The Covid-19 pandemic, but also past and recent Ebola epidemics in West Africa and in Eastern DRC, show that some of the most important and pressing aims of contemporary research and intervention in the field of global health—be it pandemic preparedness, the protection of vulnerable lives and infrastructure, but also progressive initiatives like OneHealth—dramatically depend on people’s trust and support. However, epidemics or pandemics also seem to unfold in a world, in which these health emergencies come to challenge our understanding of mistrust and trust in unexpected ways.
The working group aims study to explore the formation of mistrust and trust in epidemics by studying the institutionalization of mistrust in the field of global health research and intervention. This approach emphasizes that the aim of eliminating mistrust does not equip us with the tools to understand the functioning of trust and mistrust. Our group will explore how mistrust is institutionalized and how the institutionalization of mistrust raises the possibilities for unsolicited and spontaneous articulations of trust. This approach is inspired by democratic theories of trust and their relevance for improving public health responses to epidemics. Democratic principles such as transparency, accountability, or participation — repeatedly called upon in public health recommendations to build trust — are emblematic examples for the institutionalization of mistrust. Instead of fighting mistrust, they support the articulation of doubt and suspicion, which paradoxically begets voluntary trust. More specifically, we are interested in how mistrust is institutionalized in global health research and interventions; how we can compare the institutionalization of across the globe? Furthermore, we will explore the de-institutionalization of mistrust in various countries to get a grasp at the politics of mistrust. We are interested explore how the lack of trust gives rise to alternatives modes of institutionalizing mistrust in everyday practices of care and survival. Finally, we are interested in novel designs to democratize research and intervention in the field of global health to understand how we might maintain trust in future health.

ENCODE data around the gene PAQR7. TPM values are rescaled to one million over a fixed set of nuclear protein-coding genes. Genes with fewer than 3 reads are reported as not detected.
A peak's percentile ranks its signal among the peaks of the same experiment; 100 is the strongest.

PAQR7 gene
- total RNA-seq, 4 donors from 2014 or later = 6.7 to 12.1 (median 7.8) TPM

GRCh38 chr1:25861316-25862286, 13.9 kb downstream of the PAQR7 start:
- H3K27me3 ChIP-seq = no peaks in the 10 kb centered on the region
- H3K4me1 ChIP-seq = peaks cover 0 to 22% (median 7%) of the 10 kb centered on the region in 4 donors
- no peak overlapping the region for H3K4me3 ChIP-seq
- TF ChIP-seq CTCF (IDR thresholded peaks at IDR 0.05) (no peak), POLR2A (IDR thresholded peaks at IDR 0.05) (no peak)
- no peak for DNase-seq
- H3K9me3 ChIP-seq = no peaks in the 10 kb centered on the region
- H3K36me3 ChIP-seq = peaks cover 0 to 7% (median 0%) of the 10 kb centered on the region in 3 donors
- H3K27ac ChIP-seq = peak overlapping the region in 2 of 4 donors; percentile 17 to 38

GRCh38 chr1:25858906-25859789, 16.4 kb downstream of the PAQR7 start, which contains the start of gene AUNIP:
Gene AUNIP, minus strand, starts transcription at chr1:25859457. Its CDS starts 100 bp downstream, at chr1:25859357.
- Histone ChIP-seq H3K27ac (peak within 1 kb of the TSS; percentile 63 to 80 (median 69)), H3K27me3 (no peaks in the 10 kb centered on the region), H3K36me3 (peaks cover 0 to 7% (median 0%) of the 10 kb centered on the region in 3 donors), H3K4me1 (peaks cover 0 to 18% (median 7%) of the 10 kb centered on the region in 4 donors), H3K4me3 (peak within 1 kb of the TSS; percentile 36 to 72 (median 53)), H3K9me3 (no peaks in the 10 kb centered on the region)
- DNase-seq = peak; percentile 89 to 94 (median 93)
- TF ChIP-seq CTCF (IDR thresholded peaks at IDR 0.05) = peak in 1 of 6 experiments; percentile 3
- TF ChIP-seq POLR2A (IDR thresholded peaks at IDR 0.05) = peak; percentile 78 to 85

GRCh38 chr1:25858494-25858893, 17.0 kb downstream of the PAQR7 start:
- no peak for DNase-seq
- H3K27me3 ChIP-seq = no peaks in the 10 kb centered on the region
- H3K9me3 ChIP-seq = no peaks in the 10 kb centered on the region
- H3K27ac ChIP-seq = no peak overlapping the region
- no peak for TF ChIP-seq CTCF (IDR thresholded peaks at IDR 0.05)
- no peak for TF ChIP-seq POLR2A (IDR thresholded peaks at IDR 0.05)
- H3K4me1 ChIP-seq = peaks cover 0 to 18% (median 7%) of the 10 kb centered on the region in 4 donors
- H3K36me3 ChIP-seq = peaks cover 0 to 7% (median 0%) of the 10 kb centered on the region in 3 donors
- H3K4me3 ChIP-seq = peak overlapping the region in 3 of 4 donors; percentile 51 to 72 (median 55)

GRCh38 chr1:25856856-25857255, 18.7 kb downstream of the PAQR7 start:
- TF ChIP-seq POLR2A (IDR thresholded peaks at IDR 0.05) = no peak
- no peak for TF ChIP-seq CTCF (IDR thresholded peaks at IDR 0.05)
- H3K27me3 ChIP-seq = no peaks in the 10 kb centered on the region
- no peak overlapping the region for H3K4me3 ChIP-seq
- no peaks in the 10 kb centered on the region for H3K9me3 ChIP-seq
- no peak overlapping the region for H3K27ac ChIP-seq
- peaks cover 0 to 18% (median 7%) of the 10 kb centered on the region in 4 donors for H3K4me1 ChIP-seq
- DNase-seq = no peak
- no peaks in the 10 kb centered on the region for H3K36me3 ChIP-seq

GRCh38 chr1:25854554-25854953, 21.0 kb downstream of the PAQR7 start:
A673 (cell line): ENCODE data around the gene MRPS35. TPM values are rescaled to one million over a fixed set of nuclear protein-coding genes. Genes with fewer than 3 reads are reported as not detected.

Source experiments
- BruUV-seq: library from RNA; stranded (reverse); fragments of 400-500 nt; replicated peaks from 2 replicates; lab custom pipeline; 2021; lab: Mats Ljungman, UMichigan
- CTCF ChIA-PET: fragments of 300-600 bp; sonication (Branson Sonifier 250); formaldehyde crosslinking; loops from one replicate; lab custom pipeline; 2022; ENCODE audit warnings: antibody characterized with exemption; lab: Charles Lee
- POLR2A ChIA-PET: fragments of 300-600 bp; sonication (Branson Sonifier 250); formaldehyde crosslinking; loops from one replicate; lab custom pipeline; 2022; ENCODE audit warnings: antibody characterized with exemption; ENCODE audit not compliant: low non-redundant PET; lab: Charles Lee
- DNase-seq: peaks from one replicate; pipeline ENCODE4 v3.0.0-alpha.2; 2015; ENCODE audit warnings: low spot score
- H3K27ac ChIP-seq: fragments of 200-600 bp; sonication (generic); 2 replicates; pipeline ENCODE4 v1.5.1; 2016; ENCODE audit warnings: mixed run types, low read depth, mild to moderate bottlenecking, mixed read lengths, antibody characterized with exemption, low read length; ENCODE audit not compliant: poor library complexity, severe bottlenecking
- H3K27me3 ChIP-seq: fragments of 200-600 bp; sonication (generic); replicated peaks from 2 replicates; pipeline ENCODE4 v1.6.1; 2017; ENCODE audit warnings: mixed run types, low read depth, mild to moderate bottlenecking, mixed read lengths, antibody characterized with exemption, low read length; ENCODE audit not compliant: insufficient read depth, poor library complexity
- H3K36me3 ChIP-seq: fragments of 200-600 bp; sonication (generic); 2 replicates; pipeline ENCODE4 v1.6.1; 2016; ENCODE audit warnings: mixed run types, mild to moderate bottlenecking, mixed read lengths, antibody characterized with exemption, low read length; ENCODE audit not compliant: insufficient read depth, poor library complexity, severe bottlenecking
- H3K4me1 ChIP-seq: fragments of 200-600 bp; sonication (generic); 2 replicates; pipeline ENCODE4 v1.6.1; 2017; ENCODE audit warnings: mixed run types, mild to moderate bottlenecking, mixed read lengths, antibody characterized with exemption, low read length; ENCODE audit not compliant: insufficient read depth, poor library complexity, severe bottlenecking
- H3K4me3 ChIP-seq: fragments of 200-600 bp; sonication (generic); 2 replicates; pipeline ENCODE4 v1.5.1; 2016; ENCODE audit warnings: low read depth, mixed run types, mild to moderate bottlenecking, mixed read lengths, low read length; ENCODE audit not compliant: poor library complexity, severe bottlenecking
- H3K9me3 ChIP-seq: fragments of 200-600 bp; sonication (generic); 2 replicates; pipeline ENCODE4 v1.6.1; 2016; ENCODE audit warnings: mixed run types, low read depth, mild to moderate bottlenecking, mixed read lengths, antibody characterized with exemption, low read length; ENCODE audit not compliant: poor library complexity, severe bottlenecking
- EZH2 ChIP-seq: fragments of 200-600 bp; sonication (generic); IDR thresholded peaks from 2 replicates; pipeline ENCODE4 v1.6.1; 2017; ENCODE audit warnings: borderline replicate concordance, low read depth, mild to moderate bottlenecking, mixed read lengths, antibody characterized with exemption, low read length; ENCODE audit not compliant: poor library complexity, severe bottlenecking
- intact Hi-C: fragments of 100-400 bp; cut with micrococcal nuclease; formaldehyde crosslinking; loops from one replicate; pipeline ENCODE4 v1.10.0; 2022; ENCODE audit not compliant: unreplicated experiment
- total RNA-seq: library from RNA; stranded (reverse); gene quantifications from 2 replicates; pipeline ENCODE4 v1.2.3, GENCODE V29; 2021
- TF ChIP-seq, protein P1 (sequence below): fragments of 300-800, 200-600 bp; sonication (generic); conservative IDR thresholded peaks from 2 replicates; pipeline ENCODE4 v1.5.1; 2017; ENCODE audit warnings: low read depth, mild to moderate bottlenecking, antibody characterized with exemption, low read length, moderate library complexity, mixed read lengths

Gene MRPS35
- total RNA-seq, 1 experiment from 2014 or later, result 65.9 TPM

The research group will explore these questions by conducting ethnographic case studies to generate in-depth insights into the function of mistrust. Our ethnographic approach stresses that field research means to learn from our informants what trust means in a world in which epidemics seem to grow in scale and frequency. We will draw on these ethnographic case studies to use anthropological research methods and anthropological theories of trust for improving trust in global health research and intervention. We will conduct ethnographic research in Uganda, the Democratic Republic of the Congo, Guinea, and Sierra Leone. We hereby draw on long-term scientific research collaborations in these countries while we aim to build new scientific research collaborations